Analyses to obtain the allometric coefficients were performed using SAS. To test the hypothesis "b = 3.0", Student's t-test was performed at 1% level of significance. In the relationship between traits of different units of measurement, if "b = 3.0", the growth was termed isometric, indicating that the growth rate of "X" and "Y" were similar; if "b 3.0", the growth was considered allometric, which means that the growth of one trait is different from the other (Rocha et al., 2002).


Results and Discution

Age of the dam at lambing influenced weight at birth, heart girth, height at weaning and average daily height gain (P<0.05), in which lambs from young ewes (two teeth) presented lower means (Table 1).

According to Souza et al. (2003) young growing females produce lighter offspring, due to less development of reproductive organs and minor irrigation in the uterus, with possible competition between the dam and fetus for nutrients. Furthermore, ewes at up to three years of age, because of reduced milk production, compromise the ponderal performance of lambs until weaning (Ribeiro et al., 2008; Mohammadi et al., 2010).

Lambs born from single births presented higher averages than the twin-birth lambs for all the evaluated traits (P<0.05), weights and morphometric measurements from birth to weaning (Table 2).

According to Barros et al. (2005) and Santello (2008), twins present lighter weights at birth because of an intra-uterine competition. Lighter weights at weaning are probably due to the availability of milk, as the dams which give birth to twins produce higher quantity of milk, although they do not reach twice as much the production (Santello, 2008).

There was no effect of sex on the evaluated traits (P>0.05), except for height at weaning, in which males were higher than females (P<0.05) (Table 2). These results agree with those obtained by Moura Filho et al. (2005) and Rocha et al. (2009), who did not find any differences between weight of males and females at weaning.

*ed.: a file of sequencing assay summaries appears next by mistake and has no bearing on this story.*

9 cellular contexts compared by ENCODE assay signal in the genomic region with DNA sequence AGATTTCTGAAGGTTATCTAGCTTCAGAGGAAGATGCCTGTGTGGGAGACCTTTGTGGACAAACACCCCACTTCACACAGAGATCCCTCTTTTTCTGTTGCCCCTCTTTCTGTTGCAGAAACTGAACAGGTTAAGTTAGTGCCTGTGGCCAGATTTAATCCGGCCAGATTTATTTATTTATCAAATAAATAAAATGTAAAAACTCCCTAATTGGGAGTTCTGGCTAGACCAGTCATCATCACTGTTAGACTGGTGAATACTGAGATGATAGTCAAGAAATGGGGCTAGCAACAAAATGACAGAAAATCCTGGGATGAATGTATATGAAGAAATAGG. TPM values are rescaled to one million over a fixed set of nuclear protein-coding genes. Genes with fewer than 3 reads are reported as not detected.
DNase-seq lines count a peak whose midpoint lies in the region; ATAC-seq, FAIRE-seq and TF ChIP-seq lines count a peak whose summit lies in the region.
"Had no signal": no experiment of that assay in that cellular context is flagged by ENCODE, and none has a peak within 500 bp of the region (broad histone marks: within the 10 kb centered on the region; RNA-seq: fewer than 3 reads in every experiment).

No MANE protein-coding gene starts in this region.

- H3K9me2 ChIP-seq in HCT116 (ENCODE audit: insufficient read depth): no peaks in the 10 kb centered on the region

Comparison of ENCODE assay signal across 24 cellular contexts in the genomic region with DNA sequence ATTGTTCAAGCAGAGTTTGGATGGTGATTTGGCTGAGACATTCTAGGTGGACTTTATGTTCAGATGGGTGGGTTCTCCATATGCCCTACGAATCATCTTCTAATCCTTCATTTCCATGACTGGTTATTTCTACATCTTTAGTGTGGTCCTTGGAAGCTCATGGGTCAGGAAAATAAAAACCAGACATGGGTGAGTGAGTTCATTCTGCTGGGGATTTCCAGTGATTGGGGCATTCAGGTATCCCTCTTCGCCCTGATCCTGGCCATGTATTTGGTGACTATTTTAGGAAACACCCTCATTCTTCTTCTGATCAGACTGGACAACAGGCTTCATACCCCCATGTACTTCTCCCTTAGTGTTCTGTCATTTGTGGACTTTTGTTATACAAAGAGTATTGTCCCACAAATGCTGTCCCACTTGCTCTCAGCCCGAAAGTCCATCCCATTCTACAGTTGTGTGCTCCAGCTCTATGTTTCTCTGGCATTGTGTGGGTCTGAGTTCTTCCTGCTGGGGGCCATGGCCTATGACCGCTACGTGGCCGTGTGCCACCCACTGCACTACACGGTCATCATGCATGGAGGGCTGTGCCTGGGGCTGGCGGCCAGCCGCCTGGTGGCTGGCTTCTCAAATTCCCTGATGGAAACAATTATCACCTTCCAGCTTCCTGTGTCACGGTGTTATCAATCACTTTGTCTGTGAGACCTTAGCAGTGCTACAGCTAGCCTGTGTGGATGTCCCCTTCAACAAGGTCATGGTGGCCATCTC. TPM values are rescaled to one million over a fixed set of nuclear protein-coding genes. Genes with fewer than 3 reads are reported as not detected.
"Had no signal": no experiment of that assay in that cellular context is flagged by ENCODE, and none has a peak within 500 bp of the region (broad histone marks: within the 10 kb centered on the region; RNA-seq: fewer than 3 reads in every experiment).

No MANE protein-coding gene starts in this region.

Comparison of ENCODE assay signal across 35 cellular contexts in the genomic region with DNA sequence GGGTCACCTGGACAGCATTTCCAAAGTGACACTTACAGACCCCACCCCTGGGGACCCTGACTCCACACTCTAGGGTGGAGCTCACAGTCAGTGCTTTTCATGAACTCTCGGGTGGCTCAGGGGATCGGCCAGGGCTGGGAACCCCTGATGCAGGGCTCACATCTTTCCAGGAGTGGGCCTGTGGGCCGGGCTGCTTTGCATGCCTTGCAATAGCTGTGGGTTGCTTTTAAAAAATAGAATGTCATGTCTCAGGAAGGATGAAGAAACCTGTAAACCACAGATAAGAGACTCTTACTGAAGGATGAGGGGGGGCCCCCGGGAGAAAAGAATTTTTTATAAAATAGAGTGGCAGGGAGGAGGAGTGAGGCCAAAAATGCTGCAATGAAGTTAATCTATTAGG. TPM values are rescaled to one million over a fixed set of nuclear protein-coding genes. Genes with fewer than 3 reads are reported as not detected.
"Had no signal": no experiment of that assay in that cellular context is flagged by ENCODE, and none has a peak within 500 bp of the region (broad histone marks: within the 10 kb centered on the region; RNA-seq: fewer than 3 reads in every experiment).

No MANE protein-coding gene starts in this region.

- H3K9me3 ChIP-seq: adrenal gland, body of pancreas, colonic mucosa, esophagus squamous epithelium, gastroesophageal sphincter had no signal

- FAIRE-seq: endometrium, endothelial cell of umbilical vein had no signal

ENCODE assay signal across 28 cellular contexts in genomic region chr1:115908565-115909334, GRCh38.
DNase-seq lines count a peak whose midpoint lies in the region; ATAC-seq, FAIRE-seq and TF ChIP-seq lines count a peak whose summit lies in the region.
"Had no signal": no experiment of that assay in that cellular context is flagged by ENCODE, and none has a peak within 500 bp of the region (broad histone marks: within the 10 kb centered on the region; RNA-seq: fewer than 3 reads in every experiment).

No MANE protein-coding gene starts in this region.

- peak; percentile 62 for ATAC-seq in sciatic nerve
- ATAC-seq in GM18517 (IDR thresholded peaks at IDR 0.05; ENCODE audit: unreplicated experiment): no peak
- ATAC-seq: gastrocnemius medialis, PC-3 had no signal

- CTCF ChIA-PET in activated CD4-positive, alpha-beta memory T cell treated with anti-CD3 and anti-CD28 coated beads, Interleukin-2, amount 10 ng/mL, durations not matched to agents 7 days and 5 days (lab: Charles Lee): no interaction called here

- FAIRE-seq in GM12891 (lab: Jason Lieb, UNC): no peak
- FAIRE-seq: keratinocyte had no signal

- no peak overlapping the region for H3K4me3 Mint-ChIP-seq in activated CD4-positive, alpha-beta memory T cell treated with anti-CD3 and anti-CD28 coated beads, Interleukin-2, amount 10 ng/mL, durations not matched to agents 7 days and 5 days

The lack of sexual dimorphism may be related to the age of the evaluated animals. Costa Júnior et al. (2006) reported that the differences between males and females increase as the lambs reach maturity. However, Rashidi et al. (2008) and Mohammadi et al. (2010) reported that males are heavier than females during the pre-weaning period.

Year of birth influenced all traits evaluated from birth to weaning (P<0.05) (Table 3). Several studies reported that the year of birth is an important source of variation, which occurs by several factors, such as climate (temperature, rainfall, humidity, etc.), management practices and quality and quantity of the available feed for the animals (Silva et al., 2008; Mohammadi et al., 2010).

Weights and morphometric measurements were influenced by genetic group (P<0.05) (Tables 4 and 5). The ¾ Ile de France (3.93±0.16 kg) and ¾ Hampshire Down (3.86±0.16 kg) lambs showed the highest weight values at birth. Three-quarter lambs probably have higher maternal heterozygosity attributable to the use of crossbred females, which may provide an improvement in the intrauterine environment and consequently higher weights at birth. Leymaster (2002) and Barbosa Neto (2008) reported the existence of maternal heterosis on weight at birth of small ruminants.

Weight at weaning and average daily weight gains until weaning varied from 11.66±0.83 and 0.13±0.01 kg in pure Ile de France lambs to 14.86±0.87 and 0.17±0.01 kg in ½ Texel lambs. Ribeiro et al. (2008) found differences among the genetic groups Ile de France, Suffolk and Hampshire Down for weight at weaning and for average daily weight gain until weaning.

Differences in heart girth were significant (P<0.05) among the studied genetic groups only at weaning, in which the ½ Texel animals presented the highest average (61.56±1.57). Lambs that had Sulffolk in their composition presented the highest length and height from birth to weaning. These results were expected and are probably due to the additive effects of the Texel breed, which is known to have greater heart girth, and the Suffolk, which have greater body lengths and heights.

Phenotypical correlations were analyzed between the evaluated traits within each genetic group; however, since they were similar to each other, they were represented by general correlations including all the genetic groups (Table 6). The correlations between all variables were positive and highly significant (P<0.01).

The knowledge of the conformation of the individuals that constitute each genetic group contributes to the establishment of the link between conformation and functionality of the animal (Araujo Filho et al., 2007). Therefore, further studies should be conducted in order to characterize the genetic groups according to the morphometric measurements.